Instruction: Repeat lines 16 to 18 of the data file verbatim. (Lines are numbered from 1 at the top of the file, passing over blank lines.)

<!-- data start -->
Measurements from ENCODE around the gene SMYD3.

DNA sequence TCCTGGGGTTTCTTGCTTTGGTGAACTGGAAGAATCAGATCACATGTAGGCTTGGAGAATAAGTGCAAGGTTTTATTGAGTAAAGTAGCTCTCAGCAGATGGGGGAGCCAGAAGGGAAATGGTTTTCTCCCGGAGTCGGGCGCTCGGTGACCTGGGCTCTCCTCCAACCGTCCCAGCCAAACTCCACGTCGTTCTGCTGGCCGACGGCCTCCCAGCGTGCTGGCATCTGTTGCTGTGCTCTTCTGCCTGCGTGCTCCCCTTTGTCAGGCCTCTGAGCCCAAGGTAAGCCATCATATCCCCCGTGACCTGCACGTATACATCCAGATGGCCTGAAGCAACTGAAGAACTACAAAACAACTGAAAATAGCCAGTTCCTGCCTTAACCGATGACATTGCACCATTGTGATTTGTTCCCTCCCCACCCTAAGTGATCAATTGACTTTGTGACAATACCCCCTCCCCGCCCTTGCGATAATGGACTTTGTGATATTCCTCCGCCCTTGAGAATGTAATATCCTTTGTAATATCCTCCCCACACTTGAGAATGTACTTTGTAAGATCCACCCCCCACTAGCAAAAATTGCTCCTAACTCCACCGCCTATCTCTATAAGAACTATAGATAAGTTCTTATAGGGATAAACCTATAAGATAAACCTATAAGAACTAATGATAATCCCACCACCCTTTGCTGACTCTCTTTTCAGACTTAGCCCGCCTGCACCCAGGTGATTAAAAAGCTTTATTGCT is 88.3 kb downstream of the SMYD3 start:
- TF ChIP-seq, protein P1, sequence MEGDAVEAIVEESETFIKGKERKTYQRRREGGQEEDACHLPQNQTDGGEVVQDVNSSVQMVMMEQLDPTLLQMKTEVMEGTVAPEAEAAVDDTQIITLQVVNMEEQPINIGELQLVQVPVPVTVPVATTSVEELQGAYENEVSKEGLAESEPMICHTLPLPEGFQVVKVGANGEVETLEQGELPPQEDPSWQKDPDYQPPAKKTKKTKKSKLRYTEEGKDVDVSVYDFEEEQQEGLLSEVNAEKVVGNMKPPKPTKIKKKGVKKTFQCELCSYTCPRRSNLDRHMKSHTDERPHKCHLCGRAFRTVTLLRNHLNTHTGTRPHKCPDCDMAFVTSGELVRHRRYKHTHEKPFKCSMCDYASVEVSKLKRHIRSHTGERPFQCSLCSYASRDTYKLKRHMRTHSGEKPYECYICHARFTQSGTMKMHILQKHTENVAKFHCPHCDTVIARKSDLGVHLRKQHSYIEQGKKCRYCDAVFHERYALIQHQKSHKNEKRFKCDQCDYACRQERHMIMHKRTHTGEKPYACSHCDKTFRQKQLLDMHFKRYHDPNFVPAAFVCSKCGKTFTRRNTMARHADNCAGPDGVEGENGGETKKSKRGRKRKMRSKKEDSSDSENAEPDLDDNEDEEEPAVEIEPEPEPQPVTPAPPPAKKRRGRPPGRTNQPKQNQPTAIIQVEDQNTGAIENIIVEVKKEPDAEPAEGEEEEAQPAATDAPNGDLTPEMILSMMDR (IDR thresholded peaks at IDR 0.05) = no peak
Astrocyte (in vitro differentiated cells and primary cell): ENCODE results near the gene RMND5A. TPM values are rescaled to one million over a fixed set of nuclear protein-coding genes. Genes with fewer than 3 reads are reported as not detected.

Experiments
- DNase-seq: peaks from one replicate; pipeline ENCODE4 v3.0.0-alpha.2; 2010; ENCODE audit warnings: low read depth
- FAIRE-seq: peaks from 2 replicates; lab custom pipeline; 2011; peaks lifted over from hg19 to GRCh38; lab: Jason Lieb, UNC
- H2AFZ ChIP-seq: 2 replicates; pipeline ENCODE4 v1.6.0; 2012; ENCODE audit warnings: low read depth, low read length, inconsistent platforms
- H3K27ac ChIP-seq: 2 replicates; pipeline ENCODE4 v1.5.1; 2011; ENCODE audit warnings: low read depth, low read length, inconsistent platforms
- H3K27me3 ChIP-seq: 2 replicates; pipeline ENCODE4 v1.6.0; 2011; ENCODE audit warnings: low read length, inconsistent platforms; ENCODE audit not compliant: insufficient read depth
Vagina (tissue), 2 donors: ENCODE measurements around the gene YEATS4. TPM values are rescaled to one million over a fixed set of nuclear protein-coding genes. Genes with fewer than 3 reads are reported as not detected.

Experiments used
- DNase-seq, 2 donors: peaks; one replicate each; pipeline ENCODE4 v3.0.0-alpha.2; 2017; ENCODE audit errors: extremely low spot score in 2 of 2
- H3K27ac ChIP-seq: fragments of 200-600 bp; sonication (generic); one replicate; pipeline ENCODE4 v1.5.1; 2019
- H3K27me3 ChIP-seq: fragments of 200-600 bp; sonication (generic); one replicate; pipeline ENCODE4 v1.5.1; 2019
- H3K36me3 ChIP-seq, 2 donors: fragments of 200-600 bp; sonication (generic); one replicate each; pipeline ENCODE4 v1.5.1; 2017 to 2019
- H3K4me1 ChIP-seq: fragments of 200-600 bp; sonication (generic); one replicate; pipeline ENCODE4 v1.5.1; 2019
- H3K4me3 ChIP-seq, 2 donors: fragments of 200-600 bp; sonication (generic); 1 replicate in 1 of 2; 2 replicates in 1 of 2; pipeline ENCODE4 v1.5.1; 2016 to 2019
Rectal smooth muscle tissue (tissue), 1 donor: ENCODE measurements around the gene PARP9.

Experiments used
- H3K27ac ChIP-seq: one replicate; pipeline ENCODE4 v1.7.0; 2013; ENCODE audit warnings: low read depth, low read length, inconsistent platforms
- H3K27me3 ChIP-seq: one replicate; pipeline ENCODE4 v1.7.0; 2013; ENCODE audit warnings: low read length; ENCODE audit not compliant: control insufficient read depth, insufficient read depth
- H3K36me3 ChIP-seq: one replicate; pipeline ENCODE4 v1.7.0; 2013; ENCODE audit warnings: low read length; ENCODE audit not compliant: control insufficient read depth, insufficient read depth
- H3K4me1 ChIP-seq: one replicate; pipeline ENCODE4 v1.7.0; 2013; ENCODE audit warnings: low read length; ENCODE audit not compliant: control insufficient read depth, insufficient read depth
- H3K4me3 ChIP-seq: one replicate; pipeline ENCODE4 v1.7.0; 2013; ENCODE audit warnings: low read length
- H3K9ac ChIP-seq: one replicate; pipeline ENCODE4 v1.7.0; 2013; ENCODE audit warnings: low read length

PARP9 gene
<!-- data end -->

- H3K36me3 ChIP-seq, 2 donors: fragments of 200-600 bp; sonication (generic); one replicate each; pipeline ENCODE4 v1.5.1; 2017 to 2019
- H3K4me1 ChIP-seq: fragments of 200-600 bp; sonication (generic); one replicate; pipeline ENCODE4 v1.5.1; 2019
- H3K4me3 ChIP-seq, 2 donors: fragments of 200-600 bp; sonication (generic); 1 replicate in 1 of 2; 2 replicates in 1 of 2; pipeline ENCODE4 v1.5.1; 2016 to 2019